Even the steel girders will have corporate sponsors. (Photo by Ben K.)
Around these parts, we’ve known for a while the the Yanks are going to name everything except the Stadium when the new digs open across 161st St. Now, we know just how much the Yanks are going to ask for when corporate sponsors come a-knockin’.
According to a report in Sports Business Journal, the top sponsorship opportunities are going to come with a $20-million annual price tag. The opportunities, of course, are limitless.
Terry Lefton has the details:
CAA is selling the package and using it as a cornerstone for marketing efforts of its sports division. The package includes a variety of sign and marketing inventory in and around the Yankees new home, but does not include naming rights to Yankee Stadium. That means that the Yankees and CAA Sports are attempting to sell one of the biggest facility sponsorship packages ever without what’s usually considered the most valuable piece of sponsorship inventory. That’s exactly what makes it so intriguing to the rest of the sports industry.
“As the uber-brand for baseball, and sports generally, the Yankees are the only American franchise that could do this, with the possible exception of the [Dallas] Cowboys,” said Phoenix-based naming-rights consultant Rob Yowell, who’s had a hand in the deals that put Honda’s brand on the home of the Anaheim Ducks and Oracle’s name on the Golden State Warriors’ home arena. “But I would put any price tag, even the asking price, in quotes on this, because you are dealing with a proposition that truly has never been done before.”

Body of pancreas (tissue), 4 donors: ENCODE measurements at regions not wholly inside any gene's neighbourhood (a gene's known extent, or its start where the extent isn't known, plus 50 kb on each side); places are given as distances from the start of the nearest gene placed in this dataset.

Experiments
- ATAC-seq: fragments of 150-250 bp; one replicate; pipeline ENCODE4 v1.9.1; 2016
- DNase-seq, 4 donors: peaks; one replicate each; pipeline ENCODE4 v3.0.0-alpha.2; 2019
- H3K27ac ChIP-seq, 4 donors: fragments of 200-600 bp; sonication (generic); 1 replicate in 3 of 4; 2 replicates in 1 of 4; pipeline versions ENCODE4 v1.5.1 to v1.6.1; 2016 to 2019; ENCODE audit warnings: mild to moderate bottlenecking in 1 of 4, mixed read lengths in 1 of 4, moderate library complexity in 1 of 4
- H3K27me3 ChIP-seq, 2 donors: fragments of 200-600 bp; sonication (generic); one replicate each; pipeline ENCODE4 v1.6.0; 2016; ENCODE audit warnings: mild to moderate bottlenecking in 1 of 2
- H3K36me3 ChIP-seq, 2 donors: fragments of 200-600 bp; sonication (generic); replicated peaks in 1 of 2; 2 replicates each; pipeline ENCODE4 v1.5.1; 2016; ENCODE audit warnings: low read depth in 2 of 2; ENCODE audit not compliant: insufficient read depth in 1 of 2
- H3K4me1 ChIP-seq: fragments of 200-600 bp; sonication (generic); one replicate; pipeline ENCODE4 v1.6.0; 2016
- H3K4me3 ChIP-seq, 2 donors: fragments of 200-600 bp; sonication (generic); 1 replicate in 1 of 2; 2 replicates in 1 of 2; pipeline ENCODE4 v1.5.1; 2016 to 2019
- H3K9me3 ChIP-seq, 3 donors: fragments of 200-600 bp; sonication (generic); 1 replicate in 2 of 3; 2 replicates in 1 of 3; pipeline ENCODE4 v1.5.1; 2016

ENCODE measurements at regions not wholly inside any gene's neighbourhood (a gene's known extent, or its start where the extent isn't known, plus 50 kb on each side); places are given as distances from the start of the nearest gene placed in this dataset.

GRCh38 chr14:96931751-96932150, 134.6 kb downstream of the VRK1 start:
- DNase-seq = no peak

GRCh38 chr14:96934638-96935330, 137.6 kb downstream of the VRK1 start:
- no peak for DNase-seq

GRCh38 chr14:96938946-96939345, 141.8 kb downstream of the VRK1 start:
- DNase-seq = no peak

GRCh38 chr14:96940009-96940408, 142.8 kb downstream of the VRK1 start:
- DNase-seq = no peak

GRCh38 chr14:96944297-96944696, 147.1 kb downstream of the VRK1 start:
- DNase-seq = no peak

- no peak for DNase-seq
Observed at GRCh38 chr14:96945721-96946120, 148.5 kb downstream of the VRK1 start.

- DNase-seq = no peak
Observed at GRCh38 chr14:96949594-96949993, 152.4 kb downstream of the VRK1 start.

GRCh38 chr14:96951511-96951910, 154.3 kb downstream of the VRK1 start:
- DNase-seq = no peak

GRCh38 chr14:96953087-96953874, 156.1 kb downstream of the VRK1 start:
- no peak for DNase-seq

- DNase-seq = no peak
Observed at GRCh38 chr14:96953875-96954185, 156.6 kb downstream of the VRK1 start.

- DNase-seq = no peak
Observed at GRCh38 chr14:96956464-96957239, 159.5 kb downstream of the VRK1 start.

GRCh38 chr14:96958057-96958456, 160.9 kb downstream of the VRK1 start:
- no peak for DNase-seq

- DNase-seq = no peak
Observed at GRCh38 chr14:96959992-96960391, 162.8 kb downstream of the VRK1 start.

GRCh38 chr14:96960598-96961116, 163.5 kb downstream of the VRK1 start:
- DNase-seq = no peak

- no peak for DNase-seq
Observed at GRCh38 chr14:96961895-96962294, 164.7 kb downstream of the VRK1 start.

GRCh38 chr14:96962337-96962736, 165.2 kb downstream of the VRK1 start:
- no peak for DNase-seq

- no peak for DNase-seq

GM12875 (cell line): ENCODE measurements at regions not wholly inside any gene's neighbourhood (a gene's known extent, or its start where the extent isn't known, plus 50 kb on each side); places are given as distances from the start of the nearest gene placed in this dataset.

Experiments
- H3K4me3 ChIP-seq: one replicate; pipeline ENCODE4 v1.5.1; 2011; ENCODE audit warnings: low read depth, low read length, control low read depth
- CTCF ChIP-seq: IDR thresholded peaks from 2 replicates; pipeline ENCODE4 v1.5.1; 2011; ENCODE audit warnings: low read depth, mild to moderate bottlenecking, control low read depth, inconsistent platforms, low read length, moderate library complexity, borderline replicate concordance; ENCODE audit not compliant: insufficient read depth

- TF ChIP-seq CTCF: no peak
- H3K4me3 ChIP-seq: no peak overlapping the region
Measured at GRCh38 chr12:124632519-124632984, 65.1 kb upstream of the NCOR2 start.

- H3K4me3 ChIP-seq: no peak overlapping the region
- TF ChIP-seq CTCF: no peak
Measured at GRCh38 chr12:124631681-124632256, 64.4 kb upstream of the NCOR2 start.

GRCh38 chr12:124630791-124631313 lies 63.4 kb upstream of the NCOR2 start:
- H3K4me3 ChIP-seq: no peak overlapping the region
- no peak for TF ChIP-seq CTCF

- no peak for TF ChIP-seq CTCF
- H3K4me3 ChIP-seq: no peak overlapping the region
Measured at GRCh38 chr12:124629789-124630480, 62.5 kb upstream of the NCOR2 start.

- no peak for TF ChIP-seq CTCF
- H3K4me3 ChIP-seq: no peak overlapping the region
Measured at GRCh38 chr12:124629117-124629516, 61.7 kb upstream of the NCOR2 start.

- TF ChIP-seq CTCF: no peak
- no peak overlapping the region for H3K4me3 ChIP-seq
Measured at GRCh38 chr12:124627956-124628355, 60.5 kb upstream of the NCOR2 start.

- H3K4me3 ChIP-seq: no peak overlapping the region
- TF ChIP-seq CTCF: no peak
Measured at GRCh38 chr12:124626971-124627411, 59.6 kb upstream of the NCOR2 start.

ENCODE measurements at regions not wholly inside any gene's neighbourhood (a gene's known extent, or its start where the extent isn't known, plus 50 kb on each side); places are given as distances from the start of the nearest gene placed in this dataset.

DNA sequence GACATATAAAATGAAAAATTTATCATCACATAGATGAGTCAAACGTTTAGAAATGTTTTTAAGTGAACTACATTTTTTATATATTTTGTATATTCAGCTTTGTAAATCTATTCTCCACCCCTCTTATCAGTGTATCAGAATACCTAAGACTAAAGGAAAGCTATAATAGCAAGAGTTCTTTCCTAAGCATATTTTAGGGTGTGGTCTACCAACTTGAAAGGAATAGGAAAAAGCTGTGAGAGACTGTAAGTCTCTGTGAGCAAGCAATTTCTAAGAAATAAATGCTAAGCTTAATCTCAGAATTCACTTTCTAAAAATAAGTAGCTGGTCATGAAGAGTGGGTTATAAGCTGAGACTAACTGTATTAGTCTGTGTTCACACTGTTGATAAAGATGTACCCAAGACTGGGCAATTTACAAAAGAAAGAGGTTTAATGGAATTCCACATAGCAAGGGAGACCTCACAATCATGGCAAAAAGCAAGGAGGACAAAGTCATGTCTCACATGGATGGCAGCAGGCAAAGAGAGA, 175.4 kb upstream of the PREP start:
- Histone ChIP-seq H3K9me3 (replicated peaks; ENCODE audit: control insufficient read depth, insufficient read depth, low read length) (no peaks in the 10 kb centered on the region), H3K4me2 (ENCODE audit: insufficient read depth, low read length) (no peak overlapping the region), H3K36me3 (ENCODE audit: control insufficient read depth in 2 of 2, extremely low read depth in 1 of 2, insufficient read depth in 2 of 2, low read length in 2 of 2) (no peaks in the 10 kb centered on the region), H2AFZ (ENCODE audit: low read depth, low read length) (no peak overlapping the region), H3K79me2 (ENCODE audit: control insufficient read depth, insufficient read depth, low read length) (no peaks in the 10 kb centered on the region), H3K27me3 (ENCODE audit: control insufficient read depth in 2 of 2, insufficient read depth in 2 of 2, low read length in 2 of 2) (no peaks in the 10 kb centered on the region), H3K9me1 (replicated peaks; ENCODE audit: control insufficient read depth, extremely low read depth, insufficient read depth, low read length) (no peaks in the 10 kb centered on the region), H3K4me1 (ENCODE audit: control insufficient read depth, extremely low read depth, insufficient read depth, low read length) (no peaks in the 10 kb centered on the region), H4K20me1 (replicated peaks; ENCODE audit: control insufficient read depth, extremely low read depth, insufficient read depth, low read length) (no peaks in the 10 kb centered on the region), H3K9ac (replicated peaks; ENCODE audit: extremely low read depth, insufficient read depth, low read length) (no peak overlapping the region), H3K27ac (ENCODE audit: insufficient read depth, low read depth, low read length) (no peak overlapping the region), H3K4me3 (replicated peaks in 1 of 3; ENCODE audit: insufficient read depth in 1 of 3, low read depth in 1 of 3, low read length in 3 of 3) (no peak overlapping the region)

…Among the biggest signage opportunities offered in the comprehensive financial services package are large signs on the highways around the stadium; prominent exposure on Gate 4, the stadium’s main entrance; several fixed signs on top of the stadium, affording an aerial view; a large sign atop the right-field scoreboard; even bigger signage on the back of the scoreboard, facing a new subway stop; signs on interior gates leading to the field; fixed and LED signs inside the stadium and the stadium bowl; permanent dugout branding; scoreboard vignettes; behind-the-plate signage and a logo on all Yankees tickets.
That is quite the impressive array of packages, and basically, advertisements will fill up just about every single available space you can imagine in the new stadium and then some. Tickets will carry branding; concessions will come with corporate sponsors. It will be an advertiser’s heaven.
Don’t get me wrong; I’m not complaining about this. In fact, more sponsorship opportunities leads to more dollars for the Yankees, and more dollars for the Yankees invariably means more of an in-field fiscal commitment to winning. Of course, some of this money will have to go toward those $500-million stadium construction cost overruns, but with advertising a-plenty, the team will hardly be hurting for dollars.
Now if only we at River Ave. Blues could brand something. Anyone got a few million dollars to spare?